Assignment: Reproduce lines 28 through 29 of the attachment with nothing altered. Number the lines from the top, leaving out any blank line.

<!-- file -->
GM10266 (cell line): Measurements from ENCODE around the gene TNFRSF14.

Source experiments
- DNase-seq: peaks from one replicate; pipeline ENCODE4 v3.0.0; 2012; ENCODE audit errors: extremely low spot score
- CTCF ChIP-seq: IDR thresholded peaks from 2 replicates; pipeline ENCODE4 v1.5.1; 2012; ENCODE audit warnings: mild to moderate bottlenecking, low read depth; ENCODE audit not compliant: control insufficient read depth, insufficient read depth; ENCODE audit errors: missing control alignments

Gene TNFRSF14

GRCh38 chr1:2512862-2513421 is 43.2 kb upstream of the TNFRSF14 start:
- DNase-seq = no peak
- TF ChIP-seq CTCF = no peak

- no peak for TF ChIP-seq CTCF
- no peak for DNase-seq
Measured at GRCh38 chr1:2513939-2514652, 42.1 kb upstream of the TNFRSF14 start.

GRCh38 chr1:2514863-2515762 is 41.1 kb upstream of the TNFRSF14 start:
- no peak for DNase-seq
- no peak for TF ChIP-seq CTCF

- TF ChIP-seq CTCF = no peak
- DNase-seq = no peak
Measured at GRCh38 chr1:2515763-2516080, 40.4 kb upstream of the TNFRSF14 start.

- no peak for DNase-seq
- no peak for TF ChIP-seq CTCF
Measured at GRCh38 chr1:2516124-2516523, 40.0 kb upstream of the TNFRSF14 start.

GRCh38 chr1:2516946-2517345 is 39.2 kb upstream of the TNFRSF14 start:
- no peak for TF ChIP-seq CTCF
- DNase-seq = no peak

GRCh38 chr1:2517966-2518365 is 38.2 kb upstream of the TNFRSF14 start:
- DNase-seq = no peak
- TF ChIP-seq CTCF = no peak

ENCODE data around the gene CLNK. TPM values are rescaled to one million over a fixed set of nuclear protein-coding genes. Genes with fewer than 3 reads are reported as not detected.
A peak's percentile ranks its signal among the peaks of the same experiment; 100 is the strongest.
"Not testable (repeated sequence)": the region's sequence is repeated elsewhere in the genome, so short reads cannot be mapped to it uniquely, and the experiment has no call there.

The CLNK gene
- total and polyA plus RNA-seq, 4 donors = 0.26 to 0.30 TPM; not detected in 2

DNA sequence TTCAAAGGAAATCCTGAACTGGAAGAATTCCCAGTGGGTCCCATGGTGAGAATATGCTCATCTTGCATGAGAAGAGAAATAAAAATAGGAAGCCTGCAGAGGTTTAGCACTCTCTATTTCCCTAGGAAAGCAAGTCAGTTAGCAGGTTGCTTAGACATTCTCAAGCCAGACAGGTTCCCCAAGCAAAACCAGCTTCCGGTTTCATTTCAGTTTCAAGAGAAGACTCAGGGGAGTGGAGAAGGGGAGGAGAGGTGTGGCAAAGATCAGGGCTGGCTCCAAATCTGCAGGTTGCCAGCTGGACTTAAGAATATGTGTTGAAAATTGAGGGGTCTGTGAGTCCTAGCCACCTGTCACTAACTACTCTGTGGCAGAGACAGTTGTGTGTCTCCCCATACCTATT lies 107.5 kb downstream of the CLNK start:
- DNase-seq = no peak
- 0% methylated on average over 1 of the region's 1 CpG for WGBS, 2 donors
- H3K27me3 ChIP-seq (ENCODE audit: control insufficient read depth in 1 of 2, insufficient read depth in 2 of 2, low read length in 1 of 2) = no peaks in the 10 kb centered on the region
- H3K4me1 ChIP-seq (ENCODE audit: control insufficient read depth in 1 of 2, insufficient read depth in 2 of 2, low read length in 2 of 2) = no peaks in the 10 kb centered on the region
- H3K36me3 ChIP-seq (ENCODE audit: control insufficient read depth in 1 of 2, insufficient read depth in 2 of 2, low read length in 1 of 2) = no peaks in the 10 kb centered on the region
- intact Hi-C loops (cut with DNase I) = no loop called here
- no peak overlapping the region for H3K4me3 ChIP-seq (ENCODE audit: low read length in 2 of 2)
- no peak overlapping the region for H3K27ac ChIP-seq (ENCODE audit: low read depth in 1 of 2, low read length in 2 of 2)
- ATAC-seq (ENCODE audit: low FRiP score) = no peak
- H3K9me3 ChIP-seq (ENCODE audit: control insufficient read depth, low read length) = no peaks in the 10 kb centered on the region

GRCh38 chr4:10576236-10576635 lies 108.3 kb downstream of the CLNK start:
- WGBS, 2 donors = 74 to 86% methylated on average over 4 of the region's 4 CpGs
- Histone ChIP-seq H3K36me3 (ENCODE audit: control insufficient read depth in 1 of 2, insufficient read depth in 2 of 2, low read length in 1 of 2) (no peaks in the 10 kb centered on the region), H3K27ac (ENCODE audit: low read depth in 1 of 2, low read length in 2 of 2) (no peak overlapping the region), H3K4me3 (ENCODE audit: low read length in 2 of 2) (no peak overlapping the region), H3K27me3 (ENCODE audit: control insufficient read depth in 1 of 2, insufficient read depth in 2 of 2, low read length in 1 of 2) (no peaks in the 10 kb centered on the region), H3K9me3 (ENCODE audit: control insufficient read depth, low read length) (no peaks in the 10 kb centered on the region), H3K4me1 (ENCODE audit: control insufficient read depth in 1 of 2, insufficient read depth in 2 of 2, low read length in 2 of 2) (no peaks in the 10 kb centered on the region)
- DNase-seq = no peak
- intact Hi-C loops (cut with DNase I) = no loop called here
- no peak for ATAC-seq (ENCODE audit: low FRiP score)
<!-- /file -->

A peak's percentile ranks its signal among the peaks of the same experiment; 100 is the strongest.
"Not testable (repeated sequence)": the region's sequence is repeated elsewhere in the genome, so short reads cannot be mapped to it uniquely, and the experiment has no call there.